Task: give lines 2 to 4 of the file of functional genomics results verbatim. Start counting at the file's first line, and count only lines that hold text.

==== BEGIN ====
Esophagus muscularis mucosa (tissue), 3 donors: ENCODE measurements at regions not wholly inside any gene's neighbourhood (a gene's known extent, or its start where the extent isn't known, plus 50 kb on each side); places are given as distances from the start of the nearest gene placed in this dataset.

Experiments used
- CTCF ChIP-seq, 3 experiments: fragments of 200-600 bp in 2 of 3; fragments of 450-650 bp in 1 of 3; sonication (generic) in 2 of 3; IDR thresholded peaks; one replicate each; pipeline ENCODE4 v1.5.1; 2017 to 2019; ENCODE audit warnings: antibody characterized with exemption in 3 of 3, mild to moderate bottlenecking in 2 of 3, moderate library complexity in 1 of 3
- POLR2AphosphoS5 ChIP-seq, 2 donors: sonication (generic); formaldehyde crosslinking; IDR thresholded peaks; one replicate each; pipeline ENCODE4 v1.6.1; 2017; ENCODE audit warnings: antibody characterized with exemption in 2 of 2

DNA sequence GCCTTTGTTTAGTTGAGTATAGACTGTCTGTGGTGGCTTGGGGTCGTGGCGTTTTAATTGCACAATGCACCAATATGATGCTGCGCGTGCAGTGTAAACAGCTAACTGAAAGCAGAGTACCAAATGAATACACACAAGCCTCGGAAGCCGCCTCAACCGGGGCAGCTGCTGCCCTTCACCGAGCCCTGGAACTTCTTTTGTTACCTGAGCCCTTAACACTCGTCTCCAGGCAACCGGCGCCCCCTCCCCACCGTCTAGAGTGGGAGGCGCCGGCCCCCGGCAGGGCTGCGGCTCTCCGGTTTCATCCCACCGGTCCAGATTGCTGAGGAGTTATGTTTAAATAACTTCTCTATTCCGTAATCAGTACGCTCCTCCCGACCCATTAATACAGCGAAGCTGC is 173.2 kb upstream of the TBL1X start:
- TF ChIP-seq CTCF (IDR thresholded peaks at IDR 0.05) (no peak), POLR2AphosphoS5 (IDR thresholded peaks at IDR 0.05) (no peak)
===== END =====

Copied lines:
Experiments used
- CTCF ChIP-seq, 3 experiments: fragments of 200-600 bp in 2 of 3; fragments of 450-650 bp in 1 of 3; sonication (generic) in 2 of 3; IDR thresholded peaks; one replicate each; pipeline ENCODE4 v1.5.1; 2017 to 2019; ENCODE audit warnings: antibody characterized with exemption in 3 of 3, mild to moderate bottlenecking in 2 of 3, moderate library complexity in 1 of 3
- POLR2AphosphoS5 ChIP-seq, 2 donors: sonication (generic); formaldehyde crosslinking; IDR thresholded peaks; one replicate each; pipeline ENCODE4 v1.6.1; 2017; ENCODE audit warnings: antibody characterized with exemption in 2 of 2